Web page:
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    Assuring a New Market: The Interplay between Country-Level...
    research summary posted August 31, 2016 by Jennifer M Mueller-Phillips, last edited March 2, 2017, tagged 13.0 Governance 
    Assuring a New Market: The Interplay between Country-Level and Company-Level Factors on the Demand for Greenhouse Gas (GHG) Information Assurance and the Choice of Assurance Provider
    Practical Implications:

     The results from this study highlight the complexity of assurance-related decisions and the interplay between macro-level and micro-level institutional factors. The results also reveal the diversified nature of this particular emerging assurance market, which should prove to be a rich source of future research.


     Zhou, S., R. Simnett, and W. J. Green. 2016. Assuring a New Market: the Interplay between Country-Level and Company-Level Factors on the Demand for Greenhouse Gas (GHG) Information Assurance and the Choice of Assurance Provider. Auditing: A Journal of Practice and Theory. 35 (3): 141-168.

    greenhouse gas assurance, stakeholder theory, legal environment, corporate governance.
    Purpose of the Study:

    Recently there has been a dramatic increase in the public reporting and assurance of broad ranging sustainability information covering multiple nonfinancial elements. In addition to this, there has been greater public reporting of organizations’ single element greenhouse gas (GHG) emissions. The growth of GHG reporting ultimately resulted from the heightened awareness of global warming among investors, stakeholders, and regulators, as well as the growing number of countries mandating the reporting of GHG emissions. As more and more companies publish this information, it follows that there is a growing reliance on independent assurance of these nonfinancial reports; consequently, two major types of publicly available assurance engagements have evolved: assurance on the broad-ranging subject matter of sustainability reporting and assurance of an organization’s report of their GHG emissions. Many studies have examined the assurance of the broader sustainability subject matter; however, there is limited research examining the more defined and specific GHG emissions assurance engagements, as this paper does.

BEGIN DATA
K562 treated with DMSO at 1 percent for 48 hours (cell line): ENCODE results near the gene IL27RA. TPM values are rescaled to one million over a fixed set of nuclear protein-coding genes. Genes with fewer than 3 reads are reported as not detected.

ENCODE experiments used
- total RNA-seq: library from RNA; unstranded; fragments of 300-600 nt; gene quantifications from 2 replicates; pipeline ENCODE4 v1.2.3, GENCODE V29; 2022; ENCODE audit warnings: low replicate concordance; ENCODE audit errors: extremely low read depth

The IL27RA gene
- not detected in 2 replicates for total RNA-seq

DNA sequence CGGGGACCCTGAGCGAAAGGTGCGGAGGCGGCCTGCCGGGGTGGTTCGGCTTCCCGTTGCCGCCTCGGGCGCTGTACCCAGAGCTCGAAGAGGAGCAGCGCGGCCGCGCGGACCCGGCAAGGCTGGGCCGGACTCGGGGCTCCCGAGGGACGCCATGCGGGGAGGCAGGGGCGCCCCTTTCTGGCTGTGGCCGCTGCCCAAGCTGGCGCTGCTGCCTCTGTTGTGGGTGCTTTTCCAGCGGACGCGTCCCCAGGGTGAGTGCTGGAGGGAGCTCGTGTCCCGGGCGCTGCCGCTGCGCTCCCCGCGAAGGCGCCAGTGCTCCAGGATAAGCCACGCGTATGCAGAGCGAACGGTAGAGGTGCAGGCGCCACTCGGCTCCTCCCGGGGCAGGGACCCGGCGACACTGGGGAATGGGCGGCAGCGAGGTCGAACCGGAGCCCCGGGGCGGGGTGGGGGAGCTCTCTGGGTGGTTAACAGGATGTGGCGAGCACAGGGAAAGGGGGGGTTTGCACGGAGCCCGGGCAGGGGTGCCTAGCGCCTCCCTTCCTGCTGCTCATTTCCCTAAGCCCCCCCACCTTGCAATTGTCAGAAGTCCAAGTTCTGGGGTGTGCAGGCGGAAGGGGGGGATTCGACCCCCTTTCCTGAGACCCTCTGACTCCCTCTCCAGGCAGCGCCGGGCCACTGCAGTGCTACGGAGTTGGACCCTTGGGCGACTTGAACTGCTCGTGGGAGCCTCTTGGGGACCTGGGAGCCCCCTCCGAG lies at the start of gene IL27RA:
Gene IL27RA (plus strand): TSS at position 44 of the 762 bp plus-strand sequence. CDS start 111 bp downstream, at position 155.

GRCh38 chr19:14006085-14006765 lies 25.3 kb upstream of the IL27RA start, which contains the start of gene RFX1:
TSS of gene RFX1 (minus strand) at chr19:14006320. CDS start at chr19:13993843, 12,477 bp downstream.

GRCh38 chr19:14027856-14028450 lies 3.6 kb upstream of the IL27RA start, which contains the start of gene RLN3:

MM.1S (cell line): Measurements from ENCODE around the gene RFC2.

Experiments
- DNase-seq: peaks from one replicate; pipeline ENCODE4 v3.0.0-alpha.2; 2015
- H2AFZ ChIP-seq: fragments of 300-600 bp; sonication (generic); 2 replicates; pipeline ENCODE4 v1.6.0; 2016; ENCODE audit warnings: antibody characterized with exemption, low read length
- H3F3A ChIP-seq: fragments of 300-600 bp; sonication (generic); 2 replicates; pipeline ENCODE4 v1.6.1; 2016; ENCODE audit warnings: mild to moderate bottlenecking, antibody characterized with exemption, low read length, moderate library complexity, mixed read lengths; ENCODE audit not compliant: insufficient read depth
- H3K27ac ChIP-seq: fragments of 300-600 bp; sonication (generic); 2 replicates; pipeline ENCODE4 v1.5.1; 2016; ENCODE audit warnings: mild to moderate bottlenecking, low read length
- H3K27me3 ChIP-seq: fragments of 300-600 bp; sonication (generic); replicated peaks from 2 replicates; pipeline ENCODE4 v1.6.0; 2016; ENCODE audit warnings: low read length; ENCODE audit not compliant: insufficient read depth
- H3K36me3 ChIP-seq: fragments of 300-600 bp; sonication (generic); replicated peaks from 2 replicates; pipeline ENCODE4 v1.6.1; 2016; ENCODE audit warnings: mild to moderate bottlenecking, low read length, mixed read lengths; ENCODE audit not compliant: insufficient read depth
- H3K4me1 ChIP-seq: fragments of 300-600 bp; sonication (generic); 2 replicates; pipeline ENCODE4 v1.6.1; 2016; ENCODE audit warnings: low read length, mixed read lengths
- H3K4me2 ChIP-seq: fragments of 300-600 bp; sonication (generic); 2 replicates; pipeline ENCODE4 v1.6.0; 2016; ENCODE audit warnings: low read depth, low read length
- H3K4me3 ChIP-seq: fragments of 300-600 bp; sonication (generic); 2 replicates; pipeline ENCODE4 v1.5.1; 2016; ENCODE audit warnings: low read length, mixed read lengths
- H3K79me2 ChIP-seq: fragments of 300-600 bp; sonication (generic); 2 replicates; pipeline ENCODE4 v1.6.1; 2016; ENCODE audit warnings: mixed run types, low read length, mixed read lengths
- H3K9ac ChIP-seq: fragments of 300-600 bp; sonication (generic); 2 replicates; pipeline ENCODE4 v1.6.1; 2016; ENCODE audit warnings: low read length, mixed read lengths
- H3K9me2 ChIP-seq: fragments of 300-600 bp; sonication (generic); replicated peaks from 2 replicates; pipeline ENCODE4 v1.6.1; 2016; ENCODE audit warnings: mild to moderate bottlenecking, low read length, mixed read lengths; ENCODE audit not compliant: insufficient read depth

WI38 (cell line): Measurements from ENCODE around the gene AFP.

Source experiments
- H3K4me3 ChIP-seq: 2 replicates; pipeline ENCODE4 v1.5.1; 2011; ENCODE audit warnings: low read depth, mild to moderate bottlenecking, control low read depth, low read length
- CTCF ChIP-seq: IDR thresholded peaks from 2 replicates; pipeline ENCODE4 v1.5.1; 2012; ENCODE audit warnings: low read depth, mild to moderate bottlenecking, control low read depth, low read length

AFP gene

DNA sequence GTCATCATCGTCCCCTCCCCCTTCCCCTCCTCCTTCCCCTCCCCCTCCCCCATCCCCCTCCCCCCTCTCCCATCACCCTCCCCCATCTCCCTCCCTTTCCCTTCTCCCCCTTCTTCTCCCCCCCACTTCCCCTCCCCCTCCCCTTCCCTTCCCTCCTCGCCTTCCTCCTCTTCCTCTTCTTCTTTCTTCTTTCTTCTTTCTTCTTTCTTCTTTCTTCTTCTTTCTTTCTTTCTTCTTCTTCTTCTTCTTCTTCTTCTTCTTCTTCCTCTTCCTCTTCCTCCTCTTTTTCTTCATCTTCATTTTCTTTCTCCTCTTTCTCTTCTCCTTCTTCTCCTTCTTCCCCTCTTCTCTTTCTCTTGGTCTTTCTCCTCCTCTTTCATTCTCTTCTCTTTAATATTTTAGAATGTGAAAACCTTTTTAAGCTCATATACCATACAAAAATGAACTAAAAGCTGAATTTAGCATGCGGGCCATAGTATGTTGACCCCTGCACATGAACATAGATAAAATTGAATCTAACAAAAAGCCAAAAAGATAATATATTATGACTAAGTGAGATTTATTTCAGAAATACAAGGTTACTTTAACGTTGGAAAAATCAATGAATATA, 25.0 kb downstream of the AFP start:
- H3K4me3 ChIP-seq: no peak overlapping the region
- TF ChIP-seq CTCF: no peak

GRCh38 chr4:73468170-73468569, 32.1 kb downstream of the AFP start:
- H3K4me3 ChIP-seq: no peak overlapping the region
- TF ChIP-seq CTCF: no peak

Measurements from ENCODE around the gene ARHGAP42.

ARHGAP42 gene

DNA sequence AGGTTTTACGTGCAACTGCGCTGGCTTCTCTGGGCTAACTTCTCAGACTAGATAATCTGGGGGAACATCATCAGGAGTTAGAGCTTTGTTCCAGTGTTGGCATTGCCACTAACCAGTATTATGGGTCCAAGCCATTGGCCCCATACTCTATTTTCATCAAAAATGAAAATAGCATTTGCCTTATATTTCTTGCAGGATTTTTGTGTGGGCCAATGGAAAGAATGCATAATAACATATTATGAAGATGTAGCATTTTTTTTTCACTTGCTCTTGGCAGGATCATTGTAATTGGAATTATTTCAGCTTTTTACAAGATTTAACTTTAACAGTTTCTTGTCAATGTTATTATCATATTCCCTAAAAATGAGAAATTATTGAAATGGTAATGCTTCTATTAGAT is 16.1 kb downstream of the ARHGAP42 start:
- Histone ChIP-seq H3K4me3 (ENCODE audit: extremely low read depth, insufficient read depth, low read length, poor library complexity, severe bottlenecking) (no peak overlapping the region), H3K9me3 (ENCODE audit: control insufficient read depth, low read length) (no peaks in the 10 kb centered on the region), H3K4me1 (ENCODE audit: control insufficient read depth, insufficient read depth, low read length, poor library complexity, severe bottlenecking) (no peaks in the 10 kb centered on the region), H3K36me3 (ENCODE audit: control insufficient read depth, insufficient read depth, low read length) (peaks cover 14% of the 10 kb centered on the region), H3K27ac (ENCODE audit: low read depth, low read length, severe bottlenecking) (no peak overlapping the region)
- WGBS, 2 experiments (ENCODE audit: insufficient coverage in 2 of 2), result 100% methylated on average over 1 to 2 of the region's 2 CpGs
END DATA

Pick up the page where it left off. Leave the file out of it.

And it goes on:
Design/Method/ Approach:

    The authors analyzed information about GHG emissions assurance from a sample of 32 countries that comprise corporate responses to the Carbon Disclosure Project’s annual questionnaires. These data were gathered within the period of 2008-2011

    • The authors find that just over 40 percent of disclosing companies purchase third-party assurance services, and that just over half of these purchase these services from accounting firm providers; however, this purchasing behavior differs significantly between countries.
    • The authors find that assurance is more likely to be purchased by companies in stakeholder-oriented countries and less likely to be purchased as the strength of the legal enforcement system increases. However, further analysis reveals that these relationships are moderated by the strength of company-level corporate governance mechanisms.
    • The authors find that the business culture (stakeholder versus shareholder orientation) of a country significantly affects the choice of accounting firms as assurance providers.
    • The authors find a low adoption rate for U.S. assurance of GHG reports, which is consistent with previous findings regarding the U.S. adoption rate of sustainability reports.